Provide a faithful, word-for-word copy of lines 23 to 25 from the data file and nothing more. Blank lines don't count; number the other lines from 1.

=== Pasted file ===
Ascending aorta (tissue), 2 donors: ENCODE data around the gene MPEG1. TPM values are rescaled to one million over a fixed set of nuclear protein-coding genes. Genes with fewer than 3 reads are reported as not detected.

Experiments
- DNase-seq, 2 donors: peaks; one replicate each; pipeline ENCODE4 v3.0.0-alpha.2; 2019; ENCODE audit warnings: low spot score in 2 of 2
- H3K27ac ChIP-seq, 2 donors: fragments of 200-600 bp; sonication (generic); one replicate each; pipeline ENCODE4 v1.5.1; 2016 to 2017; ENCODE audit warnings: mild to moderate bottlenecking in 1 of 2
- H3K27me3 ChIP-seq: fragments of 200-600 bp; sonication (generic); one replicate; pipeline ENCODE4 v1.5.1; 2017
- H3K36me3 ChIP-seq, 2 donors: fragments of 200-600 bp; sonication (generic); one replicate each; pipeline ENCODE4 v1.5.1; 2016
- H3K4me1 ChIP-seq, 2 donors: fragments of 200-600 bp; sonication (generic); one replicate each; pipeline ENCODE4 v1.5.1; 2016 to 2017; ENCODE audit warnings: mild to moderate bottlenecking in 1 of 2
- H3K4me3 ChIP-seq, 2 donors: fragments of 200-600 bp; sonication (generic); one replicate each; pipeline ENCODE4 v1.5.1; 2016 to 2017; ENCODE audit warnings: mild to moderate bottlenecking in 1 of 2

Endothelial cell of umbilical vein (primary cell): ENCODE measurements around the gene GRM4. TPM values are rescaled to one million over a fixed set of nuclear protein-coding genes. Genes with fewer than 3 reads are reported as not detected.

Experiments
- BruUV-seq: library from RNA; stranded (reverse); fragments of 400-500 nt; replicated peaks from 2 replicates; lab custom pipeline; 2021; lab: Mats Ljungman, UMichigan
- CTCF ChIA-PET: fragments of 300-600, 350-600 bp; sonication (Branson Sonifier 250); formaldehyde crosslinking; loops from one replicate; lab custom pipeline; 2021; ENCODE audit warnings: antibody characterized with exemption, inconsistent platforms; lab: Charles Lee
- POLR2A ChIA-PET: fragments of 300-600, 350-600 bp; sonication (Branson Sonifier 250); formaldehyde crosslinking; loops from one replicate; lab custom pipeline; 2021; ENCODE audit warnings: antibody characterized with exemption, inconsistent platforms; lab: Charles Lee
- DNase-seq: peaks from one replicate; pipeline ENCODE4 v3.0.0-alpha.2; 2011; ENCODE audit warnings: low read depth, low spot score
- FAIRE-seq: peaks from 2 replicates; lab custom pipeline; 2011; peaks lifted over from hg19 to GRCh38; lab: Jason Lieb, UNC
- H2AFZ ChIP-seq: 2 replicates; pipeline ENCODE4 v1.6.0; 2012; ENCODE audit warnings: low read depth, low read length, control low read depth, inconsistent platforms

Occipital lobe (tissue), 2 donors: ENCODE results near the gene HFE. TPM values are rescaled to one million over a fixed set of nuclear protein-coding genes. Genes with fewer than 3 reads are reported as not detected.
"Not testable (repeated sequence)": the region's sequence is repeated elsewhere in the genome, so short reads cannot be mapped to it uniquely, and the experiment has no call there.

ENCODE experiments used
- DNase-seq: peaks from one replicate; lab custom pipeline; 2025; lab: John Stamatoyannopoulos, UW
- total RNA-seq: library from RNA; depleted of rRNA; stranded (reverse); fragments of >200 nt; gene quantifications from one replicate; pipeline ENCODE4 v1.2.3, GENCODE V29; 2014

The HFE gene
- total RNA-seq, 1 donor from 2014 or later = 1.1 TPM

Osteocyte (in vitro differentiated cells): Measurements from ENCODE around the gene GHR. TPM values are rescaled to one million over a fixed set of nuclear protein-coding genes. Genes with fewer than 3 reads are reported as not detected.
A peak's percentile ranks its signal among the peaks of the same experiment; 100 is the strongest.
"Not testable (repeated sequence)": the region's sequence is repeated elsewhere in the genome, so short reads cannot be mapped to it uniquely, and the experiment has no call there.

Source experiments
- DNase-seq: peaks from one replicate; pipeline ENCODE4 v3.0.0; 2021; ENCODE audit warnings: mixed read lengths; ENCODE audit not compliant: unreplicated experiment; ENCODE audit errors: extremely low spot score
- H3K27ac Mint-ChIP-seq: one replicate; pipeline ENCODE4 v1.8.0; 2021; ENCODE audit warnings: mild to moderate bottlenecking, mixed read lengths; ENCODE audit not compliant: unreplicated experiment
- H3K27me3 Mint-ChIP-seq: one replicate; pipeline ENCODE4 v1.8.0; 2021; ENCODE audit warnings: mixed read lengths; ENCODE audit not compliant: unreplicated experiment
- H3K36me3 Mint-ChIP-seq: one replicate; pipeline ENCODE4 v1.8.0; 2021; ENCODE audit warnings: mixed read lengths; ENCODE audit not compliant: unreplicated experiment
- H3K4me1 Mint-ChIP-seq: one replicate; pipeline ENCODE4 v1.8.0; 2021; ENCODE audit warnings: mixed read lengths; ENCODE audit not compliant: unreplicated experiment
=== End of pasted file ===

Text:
- total RNA-seq, 1 donor from 2014 or later = 1.1 TPM

Osteocyte (in vitro differentiated cells): Measurements from ENCODE around the gene GHR. TPM values are rescaled to one million over a fixed set of nuclear protein-coding genes. Genes with fewer than 3 reads are reported as not detected.
A peak's percentile ranks its signal among the peaks of the same experiment; 100 is the strongest.